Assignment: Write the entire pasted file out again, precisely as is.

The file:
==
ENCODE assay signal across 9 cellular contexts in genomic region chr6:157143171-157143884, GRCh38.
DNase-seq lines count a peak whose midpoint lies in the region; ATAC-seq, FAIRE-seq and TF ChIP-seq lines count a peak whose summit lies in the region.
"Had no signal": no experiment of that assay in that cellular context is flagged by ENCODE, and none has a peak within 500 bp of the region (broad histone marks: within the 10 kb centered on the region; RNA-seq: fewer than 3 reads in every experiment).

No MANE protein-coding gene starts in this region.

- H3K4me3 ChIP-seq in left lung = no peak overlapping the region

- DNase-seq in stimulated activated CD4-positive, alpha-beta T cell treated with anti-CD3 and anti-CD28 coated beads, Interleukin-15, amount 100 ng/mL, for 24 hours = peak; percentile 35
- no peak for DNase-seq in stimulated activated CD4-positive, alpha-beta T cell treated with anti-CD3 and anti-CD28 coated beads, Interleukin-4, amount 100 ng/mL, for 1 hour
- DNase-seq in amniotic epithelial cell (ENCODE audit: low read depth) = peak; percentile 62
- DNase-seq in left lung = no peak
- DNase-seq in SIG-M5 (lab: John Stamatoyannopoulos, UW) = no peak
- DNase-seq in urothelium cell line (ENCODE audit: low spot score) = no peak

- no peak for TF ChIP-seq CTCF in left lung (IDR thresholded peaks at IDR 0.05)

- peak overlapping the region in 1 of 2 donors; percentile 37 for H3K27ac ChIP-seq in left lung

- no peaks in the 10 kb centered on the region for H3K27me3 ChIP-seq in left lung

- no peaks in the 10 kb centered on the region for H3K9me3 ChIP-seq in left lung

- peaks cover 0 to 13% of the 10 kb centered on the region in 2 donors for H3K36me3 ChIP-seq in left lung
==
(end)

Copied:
ENCODE assay signal across 9 cellular contexts in genomic region chr6:157143171-157143884, GRCh38.
DNase-seq lines count a peak whose midpoint lies in the region; ATAC-seq, FAIRE-seq and TF ChIP-seq lines count a peak whose summit lies in the region.
"Had no signal": no experiment of that assay in that cellular context is flagged by ENCODE, and none has a peak within 500 bp of the region (broad histone marks: within the 10 kb centered on the region; RNA-seq: fewer than 3 reads in every experiment).

No MANE protein-coding gene starts in this region.

- H3K4me3 ChIP-seq in left lung = no peak overlapping the region

- DNase-seq in stimulated activated CD4-positive, alpha-beta T cell treated with anti-CD3 and anti-CD28 coated beads, Interleukin-15, amount 100 ng/mL, for 24 hours = peak; percentile 35
- no peak for DNase-seq in stimulated activated CD4-positive, alpha-beta T cell treated with anti-CD3 and anti-CD28 coated beads, Interleukin-4, amount 100 ng/mL, for 1 hour
- DNase-seq in amniotic epithelial cell (ENCODE audit: low read depth) = peak; percentile 62
- DNase-seq in left lung = no peak
- DNase-seq in SIG-M5 (lab: John Stamatoyannopoulos, UW) = no peak
- DNase-seq in urothelium cell line (ENCODE audit: low spot score) = no peak

- no peak for TF ChIP-seq CTCF in left lung (IDR thresholded peaks at IDR 0.05)

- peak overlapping the region in 1 of 2 donors; percentile 37 for H3K27ac ChIP-seq in left lung

- no peaks in the 10 kb centered on the region for H3K27me3 ChIP-seq in left lung

- no peaks in the 10 kb centered on the region for H3K9me3 ChIP-seq in left lung

- peaks cover 0 to 13% of the 10 kb centered on the region in 2 donors for H3K36me3 ChIP-seq in left lung